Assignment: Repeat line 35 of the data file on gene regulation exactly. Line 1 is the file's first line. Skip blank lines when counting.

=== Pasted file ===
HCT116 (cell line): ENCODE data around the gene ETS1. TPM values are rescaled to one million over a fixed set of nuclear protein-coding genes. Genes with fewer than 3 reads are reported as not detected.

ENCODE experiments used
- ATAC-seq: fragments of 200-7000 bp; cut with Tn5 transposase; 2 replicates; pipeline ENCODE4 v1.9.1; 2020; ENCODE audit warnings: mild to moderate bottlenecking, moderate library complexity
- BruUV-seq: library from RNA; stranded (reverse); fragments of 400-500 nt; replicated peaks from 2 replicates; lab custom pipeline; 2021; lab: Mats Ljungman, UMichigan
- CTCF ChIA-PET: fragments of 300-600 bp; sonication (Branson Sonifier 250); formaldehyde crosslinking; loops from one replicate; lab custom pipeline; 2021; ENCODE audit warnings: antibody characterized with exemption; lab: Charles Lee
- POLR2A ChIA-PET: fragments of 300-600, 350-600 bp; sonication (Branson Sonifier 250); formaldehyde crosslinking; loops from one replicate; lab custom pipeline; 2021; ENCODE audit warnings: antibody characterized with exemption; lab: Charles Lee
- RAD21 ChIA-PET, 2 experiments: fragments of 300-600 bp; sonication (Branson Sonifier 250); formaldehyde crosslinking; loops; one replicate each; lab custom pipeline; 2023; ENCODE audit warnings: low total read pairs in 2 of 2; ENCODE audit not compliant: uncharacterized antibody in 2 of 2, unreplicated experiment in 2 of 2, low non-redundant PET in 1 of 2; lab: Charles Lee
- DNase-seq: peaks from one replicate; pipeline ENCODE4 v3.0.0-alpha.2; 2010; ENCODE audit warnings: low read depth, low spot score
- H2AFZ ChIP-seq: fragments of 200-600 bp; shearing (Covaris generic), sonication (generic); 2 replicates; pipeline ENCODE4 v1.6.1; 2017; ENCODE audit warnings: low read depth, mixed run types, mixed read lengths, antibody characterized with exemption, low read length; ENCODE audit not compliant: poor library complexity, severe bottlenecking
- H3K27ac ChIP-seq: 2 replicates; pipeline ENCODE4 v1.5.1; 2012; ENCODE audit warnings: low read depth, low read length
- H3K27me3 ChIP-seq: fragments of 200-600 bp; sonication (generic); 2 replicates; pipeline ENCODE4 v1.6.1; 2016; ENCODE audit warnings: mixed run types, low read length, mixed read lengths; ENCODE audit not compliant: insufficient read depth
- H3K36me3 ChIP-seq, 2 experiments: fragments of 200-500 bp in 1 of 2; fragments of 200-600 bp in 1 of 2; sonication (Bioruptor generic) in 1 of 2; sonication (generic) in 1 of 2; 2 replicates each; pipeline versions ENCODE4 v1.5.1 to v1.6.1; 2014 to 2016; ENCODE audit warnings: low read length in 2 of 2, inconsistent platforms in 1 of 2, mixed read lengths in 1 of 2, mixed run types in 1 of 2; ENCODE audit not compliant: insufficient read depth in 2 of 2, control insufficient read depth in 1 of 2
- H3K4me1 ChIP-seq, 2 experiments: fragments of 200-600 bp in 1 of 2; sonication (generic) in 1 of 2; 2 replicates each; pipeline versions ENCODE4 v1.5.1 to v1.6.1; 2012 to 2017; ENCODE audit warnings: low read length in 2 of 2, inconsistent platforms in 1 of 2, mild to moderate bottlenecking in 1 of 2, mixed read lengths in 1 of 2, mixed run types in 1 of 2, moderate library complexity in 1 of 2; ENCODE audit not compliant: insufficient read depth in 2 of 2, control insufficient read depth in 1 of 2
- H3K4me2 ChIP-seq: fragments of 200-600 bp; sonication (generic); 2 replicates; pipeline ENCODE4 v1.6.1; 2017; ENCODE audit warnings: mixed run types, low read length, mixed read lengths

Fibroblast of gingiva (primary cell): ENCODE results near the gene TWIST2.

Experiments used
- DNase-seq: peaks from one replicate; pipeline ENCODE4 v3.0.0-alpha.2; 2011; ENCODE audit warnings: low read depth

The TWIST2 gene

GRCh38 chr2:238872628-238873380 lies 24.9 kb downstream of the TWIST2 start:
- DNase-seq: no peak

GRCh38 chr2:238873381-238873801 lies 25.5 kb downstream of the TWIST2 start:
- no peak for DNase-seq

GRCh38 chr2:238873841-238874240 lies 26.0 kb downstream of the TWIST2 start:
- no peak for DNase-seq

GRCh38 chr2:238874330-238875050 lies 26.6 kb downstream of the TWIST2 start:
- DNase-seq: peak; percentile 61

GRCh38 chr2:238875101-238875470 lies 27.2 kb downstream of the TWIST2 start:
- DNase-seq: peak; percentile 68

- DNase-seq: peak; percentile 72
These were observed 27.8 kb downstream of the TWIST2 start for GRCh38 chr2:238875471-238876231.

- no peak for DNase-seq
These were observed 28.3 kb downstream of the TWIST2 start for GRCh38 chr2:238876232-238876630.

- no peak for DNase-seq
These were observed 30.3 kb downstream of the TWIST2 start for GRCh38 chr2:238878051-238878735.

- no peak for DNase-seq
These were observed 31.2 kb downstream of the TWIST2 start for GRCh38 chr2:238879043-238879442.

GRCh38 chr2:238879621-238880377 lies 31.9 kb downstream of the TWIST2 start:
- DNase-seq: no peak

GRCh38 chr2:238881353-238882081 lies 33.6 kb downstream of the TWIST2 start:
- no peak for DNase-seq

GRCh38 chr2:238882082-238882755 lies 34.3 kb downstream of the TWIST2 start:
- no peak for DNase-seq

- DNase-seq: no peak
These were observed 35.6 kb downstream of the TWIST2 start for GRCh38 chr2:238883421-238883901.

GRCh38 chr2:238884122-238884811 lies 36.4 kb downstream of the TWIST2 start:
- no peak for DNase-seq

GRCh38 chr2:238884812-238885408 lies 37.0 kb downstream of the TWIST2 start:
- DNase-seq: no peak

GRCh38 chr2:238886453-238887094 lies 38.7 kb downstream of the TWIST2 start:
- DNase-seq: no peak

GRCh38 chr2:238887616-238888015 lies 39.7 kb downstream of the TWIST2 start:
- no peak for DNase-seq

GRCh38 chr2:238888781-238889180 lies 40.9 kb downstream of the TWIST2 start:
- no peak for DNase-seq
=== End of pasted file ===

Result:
- no peak for DNase-seq